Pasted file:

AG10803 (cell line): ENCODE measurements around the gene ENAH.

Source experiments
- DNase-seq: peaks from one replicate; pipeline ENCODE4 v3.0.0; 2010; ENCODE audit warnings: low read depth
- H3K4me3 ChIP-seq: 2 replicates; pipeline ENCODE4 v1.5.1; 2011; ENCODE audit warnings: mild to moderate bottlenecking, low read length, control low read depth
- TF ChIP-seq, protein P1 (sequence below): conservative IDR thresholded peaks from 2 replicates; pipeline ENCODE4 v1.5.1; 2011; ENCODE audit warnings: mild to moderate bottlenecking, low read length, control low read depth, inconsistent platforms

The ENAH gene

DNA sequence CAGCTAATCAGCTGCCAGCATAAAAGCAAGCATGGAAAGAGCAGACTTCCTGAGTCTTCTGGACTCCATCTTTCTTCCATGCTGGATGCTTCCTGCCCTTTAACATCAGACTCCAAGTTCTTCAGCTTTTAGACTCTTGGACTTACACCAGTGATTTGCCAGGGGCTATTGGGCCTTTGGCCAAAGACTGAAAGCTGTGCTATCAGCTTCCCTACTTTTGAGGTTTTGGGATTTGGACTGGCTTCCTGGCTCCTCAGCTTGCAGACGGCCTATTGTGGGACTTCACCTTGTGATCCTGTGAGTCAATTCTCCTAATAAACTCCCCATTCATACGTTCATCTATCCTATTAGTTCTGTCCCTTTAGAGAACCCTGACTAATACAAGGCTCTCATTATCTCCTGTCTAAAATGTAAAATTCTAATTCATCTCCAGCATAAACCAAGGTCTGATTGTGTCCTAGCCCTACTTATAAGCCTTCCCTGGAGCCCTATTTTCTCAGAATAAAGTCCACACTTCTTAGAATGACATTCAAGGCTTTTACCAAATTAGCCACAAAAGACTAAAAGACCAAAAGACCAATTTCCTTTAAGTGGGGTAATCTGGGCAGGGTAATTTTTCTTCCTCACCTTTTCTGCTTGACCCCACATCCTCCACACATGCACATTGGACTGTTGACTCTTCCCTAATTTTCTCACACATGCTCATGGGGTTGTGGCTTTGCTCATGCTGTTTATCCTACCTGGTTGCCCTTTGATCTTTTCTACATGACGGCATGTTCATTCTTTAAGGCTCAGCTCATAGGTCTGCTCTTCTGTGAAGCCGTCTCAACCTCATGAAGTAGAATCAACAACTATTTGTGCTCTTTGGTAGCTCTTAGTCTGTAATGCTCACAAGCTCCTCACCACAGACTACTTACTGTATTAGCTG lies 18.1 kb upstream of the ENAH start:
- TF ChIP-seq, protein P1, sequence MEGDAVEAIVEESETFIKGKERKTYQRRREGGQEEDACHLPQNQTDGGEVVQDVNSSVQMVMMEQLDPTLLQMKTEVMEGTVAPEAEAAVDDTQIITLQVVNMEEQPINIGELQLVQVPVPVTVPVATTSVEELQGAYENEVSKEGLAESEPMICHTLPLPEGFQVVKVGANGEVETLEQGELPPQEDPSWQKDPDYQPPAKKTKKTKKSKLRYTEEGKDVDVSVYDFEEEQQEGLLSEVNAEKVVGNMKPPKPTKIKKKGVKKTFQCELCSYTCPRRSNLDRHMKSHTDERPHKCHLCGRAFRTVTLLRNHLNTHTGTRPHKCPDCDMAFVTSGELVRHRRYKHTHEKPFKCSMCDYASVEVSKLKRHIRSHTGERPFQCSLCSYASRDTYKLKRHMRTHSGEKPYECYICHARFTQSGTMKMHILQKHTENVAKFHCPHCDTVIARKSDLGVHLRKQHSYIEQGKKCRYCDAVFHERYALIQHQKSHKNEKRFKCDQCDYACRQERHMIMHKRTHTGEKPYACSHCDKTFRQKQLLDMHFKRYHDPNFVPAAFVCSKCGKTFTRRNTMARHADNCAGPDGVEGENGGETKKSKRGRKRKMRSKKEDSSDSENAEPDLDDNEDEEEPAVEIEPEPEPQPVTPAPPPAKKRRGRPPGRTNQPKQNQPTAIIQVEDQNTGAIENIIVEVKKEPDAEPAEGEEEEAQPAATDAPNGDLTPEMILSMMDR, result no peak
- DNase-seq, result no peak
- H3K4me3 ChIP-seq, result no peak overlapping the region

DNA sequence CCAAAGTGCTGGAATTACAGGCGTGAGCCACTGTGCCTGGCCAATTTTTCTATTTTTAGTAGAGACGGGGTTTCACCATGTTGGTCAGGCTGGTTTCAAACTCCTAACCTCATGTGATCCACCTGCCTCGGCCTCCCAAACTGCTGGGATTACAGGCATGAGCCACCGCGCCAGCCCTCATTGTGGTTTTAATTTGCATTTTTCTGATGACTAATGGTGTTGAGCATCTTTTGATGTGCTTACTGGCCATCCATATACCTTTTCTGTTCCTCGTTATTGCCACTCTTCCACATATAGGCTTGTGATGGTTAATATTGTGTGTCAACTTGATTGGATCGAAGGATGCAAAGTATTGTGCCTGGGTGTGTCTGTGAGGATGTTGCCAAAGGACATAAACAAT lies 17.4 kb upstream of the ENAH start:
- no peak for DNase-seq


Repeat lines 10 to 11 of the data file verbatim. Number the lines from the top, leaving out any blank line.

- H3K4me3 ChIP-seq, result no peak overlapping the region

DNA sequence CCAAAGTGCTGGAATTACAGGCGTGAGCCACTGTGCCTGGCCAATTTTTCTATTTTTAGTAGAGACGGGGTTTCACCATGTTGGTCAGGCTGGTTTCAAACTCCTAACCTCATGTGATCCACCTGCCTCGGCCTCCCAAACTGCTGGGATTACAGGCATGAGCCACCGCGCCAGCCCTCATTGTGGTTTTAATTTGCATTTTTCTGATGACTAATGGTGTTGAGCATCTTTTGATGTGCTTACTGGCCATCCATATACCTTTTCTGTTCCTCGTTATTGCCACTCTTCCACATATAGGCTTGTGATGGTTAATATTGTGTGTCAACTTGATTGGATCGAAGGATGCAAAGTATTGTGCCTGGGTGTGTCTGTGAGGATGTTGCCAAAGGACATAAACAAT lies 17.4 kb upstream of the ENAH start: